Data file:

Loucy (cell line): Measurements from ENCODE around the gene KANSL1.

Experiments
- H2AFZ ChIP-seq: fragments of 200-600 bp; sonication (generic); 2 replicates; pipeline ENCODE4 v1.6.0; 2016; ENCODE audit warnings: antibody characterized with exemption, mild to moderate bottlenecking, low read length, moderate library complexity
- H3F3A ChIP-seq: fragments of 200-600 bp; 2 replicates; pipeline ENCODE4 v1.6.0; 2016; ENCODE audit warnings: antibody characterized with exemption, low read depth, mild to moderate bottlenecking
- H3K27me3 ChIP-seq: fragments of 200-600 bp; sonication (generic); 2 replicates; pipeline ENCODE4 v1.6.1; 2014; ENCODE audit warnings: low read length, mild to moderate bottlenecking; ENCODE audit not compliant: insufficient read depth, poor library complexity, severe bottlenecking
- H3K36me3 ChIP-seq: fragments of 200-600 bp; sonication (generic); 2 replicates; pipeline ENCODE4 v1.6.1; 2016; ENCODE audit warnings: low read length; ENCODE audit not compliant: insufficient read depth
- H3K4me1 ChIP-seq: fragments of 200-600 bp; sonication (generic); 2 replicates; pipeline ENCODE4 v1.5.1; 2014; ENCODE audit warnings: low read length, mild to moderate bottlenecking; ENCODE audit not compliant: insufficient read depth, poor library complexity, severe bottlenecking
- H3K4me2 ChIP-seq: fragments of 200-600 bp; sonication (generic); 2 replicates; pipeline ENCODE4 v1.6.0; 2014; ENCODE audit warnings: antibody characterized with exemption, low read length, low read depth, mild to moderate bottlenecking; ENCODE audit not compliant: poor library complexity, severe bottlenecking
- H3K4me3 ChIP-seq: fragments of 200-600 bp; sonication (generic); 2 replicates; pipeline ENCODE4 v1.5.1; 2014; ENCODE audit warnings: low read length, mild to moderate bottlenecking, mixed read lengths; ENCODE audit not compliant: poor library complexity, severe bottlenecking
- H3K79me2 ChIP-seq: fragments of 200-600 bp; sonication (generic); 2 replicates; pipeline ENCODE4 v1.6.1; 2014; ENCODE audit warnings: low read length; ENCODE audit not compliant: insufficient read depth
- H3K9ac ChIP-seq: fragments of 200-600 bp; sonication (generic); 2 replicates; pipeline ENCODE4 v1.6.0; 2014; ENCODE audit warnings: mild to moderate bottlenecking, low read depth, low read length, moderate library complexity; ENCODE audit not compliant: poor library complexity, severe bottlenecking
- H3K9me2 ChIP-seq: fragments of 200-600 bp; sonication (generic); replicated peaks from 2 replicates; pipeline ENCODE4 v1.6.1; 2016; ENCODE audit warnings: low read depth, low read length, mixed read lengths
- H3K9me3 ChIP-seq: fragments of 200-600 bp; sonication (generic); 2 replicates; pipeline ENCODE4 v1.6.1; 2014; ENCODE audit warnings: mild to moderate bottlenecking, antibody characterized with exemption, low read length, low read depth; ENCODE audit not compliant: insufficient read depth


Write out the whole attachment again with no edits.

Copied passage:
Loucy (cell line): Measurements from ENCODE around the gene KANSL1.

Experiments
- H2AFZ ChIP-seq: fragments of 200-600 bp; sonication (generic); 2 replicates; pipeline ENCODE4 v1.6.0; 2016; ENCODE audit warnings: antibody characterized with exemption, mild to moderate bottlenecking, low read length, moderate library complexity
- H3F3A ChIP-seq: fragments of 200-600 bp; 2 replicates; pipeline ENCODE4 v1.6.0; 2016; ENCODE audit warnings: antibody characterized with exemption, low read depth, mild to moderate bottlenecking
- H3K27me3 ChIP-seq: fragments of 200-600 bp; sonication (generic); 2 replicates; pipeline ENCODE4 v1.6.1; 2014; ENCODE audit warnings: low read length, mild to moderate bottlenecking; ENCODE audit not compliant: insufficient read depth, poor library complexity, severe bottlenecking
- H3K36me3 ChIP-seq: fragments of 200-600 bp; sonication (generic); 2 replicates; pipeline ENCODE4 v1.6.1; 2016; ENCODE audit warnings: low read length; ENCODE audit not compliant: insufficient read depth
- H3K4me1 ChIP-seq: fragments of 200-600 bp; sonication (generic); 2 replicates; pipeline ENCODE4 v1.5.1; 2014; ENCODE audit warnings: low read length, mild to moderate bottlenecking; ENCODE audit not compliant: insufficient read depth, poor library complexity, severe bottlenecking
- H3K4me2 ChIP-seq: fragments of 200-600 bp; sonication (generic); 2 replicates; pipeline ENCODE4 v1.6.0; 2014; ENCODE audit warnings: antibody characterized with exemption, low read length, low read depth, mild to moderate bottlenecking; ENCODE audit not compliant: poor library complexity, severe bottlenecking
- H3K4me3 ChIP-seq: fragments of 200-600 bp; sonication (generic); 2 replicates; pipeline ENCODE4 v1.5.1; 2014; ENCODE audit warnings: low read length, mild to moderate bottlenecking, mixed read lengths; ENCODE audit not compliant: poor library complexity, severe bottlenecking
- H3K79me2 ChIP-seq: fragments of 200-600 bp; sonication (generic); 2 replicates; pipeline ENCODE4 v1.6.1; 2014; ENCODE audit warnings: low read length; ENCODE audit not compliant: insufficient read depth
- H3K9ac ChIP-seq: fragments of 200-600 bp; sonication (generic); 2 replicates; pipeline ENCODE4 v1.6.0; 2014; ENCODE audit warnings: mild to moderate bottlenecking, low read depth, low read length, moderate library complexity; ENCODE audit not compliant: poor library complexity, severe bottlenecking
- H3K9me2 ChIP-seq: fragments of 200-600 bp; sonication (generic); replicated peaks from 2 replicates; pipeline ENCODE4 v1.6.1; 2016; ENCODE audit warnings: low read depth, low read length, mixed read lengths
- H3K9me3 ChIP-seq: fragments of 200-600 bp; sonication (generic); 2 replicates; pipeline ENCODE4 v1.6.1; 2014; ENCODE audit warnings: mild to moderate bottlenecking, antibody characterized with exemption, low read length, low read depth; ENCODE audit not compliant: insufficient read depth